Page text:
Low Waste Whitchurch raises its profile

Jan 13, 2020 Uncategorized

Author Noel Privett

Low Waste Whitchurch raises its profile

At Low Waste Whitchurch’s January meeting at the White Hart, the group agreed to open its Facebook group to anyone who’d like to join in – search for Low Waste Whitchurch Group.

Claire Isbester, one of the founder members, says, “Low Waste Whitchurch is a community group, a collective bunch of people taking responsibility for organising things in the belief that lots of small actions can make a big change. Our mission is a carbon-neutral Whitchurch by 2030. Less waste means less carbon and we want people to rejoice in using the planet’s resources more wisely.

“We started small, but the movement is growing, so we think it’s time we opened up our Facebook page for everyone in the town. Our group is all about celebrating the positive things we can do to tackle the climate crisis, no matter how small, and our Facebook page  is a safe space where people can be free to ask questions and expect to receive respectful answers.”

Some of the other things discussed at the meeting – and which Low Waste Whitchurch would love to hear the views of people around the town – were a Library of Things, recycling things that aren’t currently recycled by Basingstoke and Deane, and a renewable energy cooperative that would not only see Whitchurch generate its own electricity but could also bring a return on investment of between 8% to 12% a year for local people investing in the scheme.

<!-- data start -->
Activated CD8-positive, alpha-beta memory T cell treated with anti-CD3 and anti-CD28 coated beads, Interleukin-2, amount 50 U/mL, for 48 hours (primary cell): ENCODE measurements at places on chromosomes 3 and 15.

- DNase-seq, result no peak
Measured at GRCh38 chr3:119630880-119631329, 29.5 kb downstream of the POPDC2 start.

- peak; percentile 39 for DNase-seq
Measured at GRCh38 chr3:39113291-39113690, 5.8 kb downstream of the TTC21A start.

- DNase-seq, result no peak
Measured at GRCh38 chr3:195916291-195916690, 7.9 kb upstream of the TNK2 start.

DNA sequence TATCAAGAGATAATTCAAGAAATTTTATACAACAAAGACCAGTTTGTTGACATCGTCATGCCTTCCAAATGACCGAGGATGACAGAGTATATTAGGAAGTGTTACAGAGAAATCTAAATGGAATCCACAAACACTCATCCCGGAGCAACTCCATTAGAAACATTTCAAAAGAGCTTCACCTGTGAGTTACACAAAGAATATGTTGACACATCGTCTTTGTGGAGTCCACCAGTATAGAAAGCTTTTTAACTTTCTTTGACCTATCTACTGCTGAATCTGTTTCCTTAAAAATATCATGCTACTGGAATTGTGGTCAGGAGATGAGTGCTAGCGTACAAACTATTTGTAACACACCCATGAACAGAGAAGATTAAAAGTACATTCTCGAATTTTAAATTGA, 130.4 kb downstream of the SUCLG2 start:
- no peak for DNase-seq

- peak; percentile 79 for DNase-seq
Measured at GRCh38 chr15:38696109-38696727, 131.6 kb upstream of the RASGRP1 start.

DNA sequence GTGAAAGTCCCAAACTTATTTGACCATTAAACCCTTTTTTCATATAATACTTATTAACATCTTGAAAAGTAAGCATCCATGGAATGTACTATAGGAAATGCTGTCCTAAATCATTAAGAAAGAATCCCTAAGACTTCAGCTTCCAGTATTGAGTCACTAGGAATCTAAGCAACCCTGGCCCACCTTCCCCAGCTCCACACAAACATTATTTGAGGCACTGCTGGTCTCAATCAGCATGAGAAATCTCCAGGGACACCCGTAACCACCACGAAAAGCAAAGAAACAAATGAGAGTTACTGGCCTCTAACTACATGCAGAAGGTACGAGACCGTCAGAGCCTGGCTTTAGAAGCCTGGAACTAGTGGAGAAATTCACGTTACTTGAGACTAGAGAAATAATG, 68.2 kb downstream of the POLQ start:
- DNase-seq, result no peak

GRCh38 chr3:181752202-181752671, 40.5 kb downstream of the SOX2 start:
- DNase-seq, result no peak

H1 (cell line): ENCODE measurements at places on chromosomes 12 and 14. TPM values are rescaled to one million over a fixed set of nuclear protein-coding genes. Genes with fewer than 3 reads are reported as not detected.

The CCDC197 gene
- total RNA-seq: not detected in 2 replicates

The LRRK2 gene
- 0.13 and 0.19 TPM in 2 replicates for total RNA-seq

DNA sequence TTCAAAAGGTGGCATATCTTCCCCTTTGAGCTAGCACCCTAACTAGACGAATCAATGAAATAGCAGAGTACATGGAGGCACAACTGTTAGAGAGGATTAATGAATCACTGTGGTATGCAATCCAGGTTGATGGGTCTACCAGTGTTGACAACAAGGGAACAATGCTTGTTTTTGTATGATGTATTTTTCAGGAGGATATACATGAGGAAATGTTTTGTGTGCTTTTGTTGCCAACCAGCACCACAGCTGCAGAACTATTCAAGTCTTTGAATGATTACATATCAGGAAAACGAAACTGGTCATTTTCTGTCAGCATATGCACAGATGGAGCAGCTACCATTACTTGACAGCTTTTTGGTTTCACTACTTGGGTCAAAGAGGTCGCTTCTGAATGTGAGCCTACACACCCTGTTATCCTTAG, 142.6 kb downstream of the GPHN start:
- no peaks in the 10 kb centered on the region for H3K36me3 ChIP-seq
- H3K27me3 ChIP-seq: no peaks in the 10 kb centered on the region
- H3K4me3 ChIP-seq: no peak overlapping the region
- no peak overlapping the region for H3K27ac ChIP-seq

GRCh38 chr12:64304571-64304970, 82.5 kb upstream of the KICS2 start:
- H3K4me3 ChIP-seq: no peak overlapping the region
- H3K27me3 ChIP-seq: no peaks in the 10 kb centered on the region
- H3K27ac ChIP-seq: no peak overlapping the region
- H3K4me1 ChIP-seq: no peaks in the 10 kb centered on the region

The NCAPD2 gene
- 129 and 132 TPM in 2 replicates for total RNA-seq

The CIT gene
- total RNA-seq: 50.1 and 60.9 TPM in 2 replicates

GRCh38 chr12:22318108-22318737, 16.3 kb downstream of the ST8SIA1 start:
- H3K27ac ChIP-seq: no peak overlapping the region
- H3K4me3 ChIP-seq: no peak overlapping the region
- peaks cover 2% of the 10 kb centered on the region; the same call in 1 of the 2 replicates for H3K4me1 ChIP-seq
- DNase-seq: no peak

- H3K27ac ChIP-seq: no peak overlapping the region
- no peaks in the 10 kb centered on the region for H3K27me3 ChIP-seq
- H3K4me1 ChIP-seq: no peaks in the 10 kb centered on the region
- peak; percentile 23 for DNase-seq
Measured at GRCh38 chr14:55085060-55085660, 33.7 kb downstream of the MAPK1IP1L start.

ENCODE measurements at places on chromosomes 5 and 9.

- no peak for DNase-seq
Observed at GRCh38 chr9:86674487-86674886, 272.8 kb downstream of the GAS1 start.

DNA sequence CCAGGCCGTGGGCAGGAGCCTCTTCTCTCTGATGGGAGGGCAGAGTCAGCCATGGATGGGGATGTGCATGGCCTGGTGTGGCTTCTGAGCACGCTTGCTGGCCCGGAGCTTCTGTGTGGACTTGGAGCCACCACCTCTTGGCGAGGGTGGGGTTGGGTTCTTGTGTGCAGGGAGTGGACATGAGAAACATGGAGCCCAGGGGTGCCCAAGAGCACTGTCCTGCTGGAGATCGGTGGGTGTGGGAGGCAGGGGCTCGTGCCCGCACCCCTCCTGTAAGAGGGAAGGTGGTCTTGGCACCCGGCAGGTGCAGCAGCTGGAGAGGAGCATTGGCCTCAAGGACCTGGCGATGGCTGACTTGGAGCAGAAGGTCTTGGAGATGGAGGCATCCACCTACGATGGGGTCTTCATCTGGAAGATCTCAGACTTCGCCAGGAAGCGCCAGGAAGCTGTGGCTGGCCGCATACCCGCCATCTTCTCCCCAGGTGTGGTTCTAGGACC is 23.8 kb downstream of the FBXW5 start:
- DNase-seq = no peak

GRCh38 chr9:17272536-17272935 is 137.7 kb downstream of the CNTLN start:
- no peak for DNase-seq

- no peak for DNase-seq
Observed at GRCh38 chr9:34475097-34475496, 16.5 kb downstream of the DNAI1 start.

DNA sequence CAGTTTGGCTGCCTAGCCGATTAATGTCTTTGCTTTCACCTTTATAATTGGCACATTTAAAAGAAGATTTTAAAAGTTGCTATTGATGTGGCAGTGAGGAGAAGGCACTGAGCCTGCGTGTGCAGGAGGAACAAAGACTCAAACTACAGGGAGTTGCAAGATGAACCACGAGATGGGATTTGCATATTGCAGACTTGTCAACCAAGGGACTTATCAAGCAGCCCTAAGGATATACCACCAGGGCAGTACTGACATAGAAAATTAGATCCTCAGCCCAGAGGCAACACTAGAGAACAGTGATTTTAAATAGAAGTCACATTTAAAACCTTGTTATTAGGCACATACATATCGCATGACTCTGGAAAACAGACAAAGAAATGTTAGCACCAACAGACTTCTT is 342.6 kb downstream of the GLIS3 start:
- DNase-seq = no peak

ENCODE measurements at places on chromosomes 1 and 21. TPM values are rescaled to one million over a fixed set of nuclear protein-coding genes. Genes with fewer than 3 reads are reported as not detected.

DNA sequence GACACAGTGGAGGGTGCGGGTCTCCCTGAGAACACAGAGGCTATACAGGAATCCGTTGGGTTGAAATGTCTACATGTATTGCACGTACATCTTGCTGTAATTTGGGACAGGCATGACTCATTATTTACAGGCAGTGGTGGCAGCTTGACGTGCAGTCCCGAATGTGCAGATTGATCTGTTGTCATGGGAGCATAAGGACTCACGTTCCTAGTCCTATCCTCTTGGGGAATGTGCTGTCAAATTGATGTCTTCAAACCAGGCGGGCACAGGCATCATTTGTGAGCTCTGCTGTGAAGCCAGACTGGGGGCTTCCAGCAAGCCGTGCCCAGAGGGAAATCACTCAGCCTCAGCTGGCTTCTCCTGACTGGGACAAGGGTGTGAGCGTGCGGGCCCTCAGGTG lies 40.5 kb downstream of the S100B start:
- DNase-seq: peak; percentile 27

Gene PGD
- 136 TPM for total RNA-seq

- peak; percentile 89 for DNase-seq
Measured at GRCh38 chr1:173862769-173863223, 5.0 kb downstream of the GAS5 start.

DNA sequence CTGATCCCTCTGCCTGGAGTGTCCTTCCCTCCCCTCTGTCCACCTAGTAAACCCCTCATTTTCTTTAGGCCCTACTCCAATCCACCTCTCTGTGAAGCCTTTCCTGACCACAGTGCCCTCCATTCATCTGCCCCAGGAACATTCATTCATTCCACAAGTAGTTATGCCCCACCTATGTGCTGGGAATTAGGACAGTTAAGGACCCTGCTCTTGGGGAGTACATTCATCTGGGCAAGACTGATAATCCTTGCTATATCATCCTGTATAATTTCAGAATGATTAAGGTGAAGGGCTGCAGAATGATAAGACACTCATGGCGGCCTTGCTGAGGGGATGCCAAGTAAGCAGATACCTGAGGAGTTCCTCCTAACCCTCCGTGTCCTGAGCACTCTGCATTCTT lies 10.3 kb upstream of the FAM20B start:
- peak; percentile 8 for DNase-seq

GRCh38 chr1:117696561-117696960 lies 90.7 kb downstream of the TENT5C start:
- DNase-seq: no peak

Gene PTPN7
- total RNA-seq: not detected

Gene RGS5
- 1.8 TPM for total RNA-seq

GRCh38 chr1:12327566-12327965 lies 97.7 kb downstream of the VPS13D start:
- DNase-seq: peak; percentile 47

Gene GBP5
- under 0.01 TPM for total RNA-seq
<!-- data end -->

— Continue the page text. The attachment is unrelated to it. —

Library of Things

People could offer to lend rarely used bits of kit such as hedge trimmers, yogurt makers, cake tins, bicycle repair stuff, shredders (garden and paper) and pressure washers, opening up a wide range of shared facilities for the community.

Bead recycling

Because Basingstoke and Deane collects and Hampshire County Council disposes of so few recyclable materials, some members have joined a scheme run by Bead Services. This takes more material out of the waste stream and stops it being sent for incineration. In particular, it replaces the disposal point for other plastics not taken in the green bin which used to be available in the Bell Street car park.

Renewable energy cooperative

There was a long discussion of the merits of a community energy cooperative. This would be a business investment typically offering and offering 8% to 12% return on investment.

Solar panels could be installed on industrial buildings, school roofs, or public buildings. The business would be owned cooperatively and shareholders each have one vote no matter how large their investment (typically £500 to £5000).

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